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Author Topic:   Spontaneous fission, decay rates, and critical mass
DWIII
Member (Idle past 553 days)
Posts: 72
From: United States
Joined: 06-30-2011


Message 1 of 29 (647147)
01-08-2012 6:28 AM


In "How did the Aborigines get to Australia?" (Message 57):

Zen Deist writes:


Fission is a type of decay process.

http://en.wikipedia.org/wiki/Spontaneous_fission

quote:
Spontaneous fission (SF) is a form of radioactive decay characteristic of very heavy isotopes. Because the nuclear binding energy reaches a maximum at a nuclear mass greater than about 60 atomic mass units (u), spontaneous breakdown into smaller nuclei and single particles becomes possible at heavier masses. ...

As the name suggests, spontaneous fission gives much the same result as induced nuclear fission. However, like other forms of radioactive decay, it occurs due to quantum tunneling, without the atom having been struck by a neutron or other particle as in induced nuclear fission.

Spontaneous fissions release neutrons as all fissions do, so if a critical mass is present, a spontaneous fission can initiate a self-sustaining chain reaction. ...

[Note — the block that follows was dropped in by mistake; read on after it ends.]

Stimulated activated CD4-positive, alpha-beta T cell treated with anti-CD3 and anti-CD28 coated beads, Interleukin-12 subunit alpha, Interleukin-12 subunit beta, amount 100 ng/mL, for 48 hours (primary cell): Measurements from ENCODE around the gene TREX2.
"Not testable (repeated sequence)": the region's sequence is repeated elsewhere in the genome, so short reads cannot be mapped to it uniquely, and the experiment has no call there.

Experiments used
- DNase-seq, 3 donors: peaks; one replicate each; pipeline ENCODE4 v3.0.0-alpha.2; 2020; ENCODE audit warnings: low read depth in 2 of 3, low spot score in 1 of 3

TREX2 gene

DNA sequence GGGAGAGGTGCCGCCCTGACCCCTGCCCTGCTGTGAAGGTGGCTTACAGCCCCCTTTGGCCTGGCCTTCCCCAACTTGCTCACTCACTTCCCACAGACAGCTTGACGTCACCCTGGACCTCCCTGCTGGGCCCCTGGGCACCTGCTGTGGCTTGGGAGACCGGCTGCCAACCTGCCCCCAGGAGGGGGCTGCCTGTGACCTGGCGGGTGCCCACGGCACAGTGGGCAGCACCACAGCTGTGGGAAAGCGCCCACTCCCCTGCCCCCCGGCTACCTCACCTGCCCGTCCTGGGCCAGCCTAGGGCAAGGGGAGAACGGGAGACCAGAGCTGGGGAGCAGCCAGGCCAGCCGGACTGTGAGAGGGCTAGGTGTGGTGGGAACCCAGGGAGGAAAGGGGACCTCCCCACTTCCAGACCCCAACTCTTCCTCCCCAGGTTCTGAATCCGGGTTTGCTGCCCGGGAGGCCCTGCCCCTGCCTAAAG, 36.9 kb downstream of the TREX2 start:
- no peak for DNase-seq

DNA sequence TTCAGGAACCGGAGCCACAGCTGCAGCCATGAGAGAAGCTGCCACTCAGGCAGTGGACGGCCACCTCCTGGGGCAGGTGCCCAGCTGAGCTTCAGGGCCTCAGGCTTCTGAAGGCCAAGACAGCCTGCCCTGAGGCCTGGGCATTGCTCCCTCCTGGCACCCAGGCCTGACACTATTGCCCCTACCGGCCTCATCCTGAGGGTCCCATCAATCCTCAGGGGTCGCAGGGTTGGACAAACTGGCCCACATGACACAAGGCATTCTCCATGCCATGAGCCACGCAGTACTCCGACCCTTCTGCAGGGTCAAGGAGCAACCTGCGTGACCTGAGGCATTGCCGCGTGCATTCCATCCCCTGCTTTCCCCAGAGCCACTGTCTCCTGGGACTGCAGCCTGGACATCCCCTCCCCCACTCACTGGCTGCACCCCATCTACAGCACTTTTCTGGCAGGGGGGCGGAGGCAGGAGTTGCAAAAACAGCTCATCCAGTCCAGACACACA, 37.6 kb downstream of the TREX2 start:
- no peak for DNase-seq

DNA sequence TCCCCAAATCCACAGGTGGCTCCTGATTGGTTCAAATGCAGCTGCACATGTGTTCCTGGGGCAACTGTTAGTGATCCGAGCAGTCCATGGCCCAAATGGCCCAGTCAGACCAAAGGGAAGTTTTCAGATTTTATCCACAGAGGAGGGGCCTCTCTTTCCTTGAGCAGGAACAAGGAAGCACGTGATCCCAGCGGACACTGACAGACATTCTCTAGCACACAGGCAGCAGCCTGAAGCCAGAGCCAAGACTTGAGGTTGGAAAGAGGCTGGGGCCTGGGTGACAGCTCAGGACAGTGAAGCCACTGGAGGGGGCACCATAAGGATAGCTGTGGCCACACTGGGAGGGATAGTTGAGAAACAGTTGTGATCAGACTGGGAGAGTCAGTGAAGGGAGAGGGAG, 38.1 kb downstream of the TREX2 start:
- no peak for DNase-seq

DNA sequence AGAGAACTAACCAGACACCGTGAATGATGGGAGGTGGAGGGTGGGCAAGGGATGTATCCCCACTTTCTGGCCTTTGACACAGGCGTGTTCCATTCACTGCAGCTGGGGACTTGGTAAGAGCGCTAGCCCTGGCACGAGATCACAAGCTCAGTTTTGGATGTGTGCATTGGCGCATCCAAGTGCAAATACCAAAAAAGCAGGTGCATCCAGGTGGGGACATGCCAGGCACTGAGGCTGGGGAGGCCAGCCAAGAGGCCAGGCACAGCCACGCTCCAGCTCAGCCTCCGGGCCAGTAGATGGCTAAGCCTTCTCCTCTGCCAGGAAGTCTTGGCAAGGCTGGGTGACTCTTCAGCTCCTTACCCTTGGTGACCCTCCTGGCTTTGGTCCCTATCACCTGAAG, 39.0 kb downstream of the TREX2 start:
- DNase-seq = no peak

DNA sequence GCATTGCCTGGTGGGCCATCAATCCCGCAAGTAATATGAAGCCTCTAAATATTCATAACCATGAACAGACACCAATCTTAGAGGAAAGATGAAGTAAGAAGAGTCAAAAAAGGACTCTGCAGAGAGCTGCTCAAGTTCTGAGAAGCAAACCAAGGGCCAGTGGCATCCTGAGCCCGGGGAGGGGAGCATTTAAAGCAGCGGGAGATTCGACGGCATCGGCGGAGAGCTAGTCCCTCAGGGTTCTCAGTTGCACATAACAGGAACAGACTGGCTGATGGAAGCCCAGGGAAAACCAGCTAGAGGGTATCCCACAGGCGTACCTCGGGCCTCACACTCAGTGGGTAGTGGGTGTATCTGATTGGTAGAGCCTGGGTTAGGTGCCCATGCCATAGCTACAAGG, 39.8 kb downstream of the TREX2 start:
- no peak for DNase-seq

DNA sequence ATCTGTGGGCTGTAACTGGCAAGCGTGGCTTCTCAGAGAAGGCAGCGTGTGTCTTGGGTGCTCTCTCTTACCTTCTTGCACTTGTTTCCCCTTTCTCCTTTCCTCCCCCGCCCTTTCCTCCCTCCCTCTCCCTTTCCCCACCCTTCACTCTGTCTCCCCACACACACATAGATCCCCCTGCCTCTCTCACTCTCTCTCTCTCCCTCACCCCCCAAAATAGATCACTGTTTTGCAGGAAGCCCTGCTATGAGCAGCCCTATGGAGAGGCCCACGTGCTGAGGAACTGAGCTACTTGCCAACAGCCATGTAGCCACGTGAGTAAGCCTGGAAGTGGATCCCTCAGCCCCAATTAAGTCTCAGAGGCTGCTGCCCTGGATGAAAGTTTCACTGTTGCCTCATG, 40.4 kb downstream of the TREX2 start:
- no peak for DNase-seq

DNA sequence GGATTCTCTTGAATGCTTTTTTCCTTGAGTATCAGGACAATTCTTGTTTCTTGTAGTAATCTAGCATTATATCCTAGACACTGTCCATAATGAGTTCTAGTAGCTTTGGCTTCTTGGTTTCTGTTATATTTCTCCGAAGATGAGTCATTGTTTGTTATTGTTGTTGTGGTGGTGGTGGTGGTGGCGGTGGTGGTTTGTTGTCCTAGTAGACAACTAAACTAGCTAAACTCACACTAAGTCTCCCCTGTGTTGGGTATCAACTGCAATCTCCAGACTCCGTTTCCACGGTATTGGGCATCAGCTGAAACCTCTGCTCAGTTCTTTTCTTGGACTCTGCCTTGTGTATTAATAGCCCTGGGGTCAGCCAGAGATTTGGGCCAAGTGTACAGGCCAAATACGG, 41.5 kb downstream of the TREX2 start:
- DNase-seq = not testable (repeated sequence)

The process that results in alpha and beta decay is the same process for spontaneous breakdown into nuclei larger than a Helium nuclei (alpha particle).

You can't affect decay rates without affecting fission decay.

When you reduce the nuclear binding energy or lower the barrier for radioactive decay to occur, and reduce the decay rate, you would increase the occurrence of all forms of radioactive decay, including fission.

This means that the critical mass required to reach a sustained reaction is reduced.

Nonukes quite correctly points out the errors in the preceding, namely, that the phenomenon of induced fission, which proceeds extremely rapidly on the successful absorption of a free neutron, is very different from spontaneous fission, which is an extremely rare phenomenon compared to the typical natural decay rate of a radioactive substance.

The statements "You can't affect decay rates without affecting fission decay" and "When you reduce the nuclear binding energy or lower the barrier for radioactive decay to occur, and reduce the decay rate, you would increase the occurrence of all forms of radioactive decay, including fission" and "the critical mass required to reach a sustained reaction is reduced" collectively imply some sort of correlation between decay rates and critical mass. This is arguably not the case. Here is the raw data for fissionable isotopes of plutonium, extracted from Wikipedia (Critical mass and Isotopes of plutonium)